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There's a season for California's 2018 ballot initiatives, and this is it

There's a season for California's 2018 ballot initiatives, and this is it
Tim Ecker collects signatures outside a Silver Lake grocery store in 2016. (Christina House / Los Angeles Times)

The folding table full of clipboards and flapping sheets of paper — a staple of ballot measure campaigns and thus a hallmark of California politics — is back in front of neighborhood grocery stores and shopping malls.

The race is on to collect voter signatures on any initiative angling for a spot on the Nov. 6 statewide ballot.

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State elections officials have suggested there are about 90 days left to gather and submit those signatures on initiatives to write state law, borrow money or amend the California Constitution. After that, the odds become long for tallies to be finalized in time for the formal certification of fall ballot propositions.

Interviews with political strategists and those who circulate initiative petitions suggest that as many as a dozen measures could end up on the final list. Two years ago, there were 17 propositions — the most since Bill Clinton was president.

At this point, only one proposition is official: a $4-billion bond for affordable housing and veterans assistance written by the Legislature. But two more on the subject of housing look likely — one that would expand the power of local governments to impose rent control and another to allow more of the state’s older homeowners to transfer their existing property tax burden to a new residence.

Two ballot measures to radically restructure California’s system of governance, both of which failed to get on the ballot in the past, look more likely this time. One is championed by John Cox, a Republican candidate for governor. It would reshape the Legislature by requiring the selection of some 12,000 neighborhood representatives who then would choose 120 of their peers to serve in Sacramento. Far more disruptive would be the initiative by Silicon Valley investor Tim Draper to split the Golden State into three smaller states. Draper failed to qualify a six-state version of his California carve-up in 2014. Like that effort, this version could be challenged as violating the U.S. Constitution.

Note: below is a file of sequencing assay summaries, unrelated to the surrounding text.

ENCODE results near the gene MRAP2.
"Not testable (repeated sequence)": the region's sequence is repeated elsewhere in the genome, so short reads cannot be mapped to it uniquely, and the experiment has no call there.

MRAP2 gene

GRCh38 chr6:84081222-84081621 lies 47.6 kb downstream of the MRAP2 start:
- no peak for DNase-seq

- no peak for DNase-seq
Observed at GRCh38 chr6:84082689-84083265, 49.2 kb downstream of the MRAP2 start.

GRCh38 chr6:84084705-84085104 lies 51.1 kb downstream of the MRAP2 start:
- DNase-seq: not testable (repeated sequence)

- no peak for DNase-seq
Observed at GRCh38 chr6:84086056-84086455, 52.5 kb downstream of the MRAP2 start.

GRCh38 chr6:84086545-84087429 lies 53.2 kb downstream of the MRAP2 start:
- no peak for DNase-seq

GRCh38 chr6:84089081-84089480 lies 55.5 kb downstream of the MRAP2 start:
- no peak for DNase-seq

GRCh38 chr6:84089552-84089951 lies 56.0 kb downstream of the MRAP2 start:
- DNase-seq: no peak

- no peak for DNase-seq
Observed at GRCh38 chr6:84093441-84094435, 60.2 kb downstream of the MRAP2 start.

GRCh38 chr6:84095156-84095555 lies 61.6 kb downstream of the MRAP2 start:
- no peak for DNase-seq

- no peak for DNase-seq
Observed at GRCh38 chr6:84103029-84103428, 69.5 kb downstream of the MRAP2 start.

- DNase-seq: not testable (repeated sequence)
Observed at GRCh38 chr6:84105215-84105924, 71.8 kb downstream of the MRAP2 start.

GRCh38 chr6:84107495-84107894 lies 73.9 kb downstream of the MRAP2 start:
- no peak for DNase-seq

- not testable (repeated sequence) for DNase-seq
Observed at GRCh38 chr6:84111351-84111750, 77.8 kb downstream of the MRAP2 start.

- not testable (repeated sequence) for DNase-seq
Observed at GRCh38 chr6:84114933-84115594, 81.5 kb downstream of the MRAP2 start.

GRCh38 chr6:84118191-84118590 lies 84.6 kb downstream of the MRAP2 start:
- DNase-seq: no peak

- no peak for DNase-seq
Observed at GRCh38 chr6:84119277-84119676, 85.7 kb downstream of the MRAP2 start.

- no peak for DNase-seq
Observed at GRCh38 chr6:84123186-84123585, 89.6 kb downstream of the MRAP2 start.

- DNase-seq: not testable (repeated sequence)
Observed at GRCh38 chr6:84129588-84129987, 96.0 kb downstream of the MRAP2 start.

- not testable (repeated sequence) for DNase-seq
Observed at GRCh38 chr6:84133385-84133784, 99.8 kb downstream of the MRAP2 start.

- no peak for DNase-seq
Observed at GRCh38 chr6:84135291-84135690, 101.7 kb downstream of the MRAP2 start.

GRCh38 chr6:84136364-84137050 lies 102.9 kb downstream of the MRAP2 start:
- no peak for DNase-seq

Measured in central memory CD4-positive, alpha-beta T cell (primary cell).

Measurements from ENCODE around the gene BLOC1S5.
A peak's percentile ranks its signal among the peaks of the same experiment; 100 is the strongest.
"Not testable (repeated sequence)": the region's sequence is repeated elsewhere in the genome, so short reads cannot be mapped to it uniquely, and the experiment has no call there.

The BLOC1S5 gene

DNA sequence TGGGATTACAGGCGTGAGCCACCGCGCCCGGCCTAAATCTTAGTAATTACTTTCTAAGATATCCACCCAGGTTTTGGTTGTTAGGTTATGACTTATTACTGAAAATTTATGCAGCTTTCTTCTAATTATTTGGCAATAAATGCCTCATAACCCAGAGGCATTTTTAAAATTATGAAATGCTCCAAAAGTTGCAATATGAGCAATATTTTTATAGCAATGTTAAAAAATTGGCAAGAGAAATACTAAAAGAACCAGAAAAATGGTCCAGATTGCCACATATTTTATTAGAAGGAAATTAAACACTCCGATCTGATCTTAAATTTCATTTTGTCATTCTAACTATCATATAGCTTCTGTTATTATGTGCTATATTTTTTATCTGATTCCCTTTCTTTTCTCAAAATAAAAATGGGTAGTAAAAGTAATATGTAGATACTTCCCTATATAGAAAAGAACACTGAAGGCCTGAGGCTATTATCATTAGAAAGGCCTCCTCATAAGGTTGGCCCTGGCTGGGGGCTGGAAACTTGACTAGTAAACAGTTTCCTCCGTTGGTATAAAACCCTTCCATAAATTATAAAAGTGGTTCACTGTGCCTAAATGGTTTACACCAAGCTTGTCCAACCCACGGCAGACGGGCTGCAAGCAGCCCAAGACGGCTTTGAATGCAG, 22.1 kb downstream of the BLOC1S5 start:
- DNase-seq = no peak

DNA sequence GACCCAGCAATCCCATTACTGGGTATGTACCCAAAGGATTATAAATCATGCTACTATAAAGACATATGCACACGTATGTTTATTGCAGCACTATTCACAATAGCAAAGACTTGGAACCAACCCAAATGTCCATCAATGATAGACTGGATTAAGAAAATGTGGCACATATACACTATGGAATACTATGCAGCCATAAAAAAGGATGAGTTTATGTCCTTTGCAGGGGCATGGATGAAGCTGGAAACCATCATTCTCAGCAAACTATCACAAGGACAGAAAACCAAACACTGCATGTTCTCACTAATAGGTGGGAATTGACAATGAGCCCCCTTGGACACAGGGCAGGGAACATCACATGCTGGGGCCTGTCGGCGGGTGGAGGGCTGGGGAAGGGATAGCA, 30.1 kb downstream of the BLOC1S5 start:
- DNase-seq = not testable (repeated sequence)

Debates over the cost of kidney dialysis and the rights of consumers to keep their information private are both addressed in likely ballot propositions. So, too, is a proposal to require drivers and technicians at private California ambulance companies to be on call during their meal and rest breaks. And this month, a group of powerful national paint companies quietly put $6 million into a campaign for a ballot measure under which taxpayers would pay for lead paint cleanups. That proposal is still a few days away from hitting the streets, but the industry’s cash gives it a good shot at gathering the almost 366,000 valid signatures needed to get it on this fall’s ballot.

Two proposals would ask California voters to rework or throw out existing law. Crime victim advocates seek to expand the definition of a “violent felony” and thus exclude more prisoners from the expanded parole rules championed in 2016 by Gov. Jerry Brown. Critics of last year’s $52-billion state transportation plan, meanwhile, are pushing a constitutional amendment that would force an up-or-down vote on the increased gas taxes in 2020.

Only one other proposal seems likely at this point: an $8.9-billion bond for water supply and watershed protection.

Whether any of the measures can actually win on election day isn’t clear. But on the journey of 1,000 political miles, the first step is getting your signature outside that local store. And soon.

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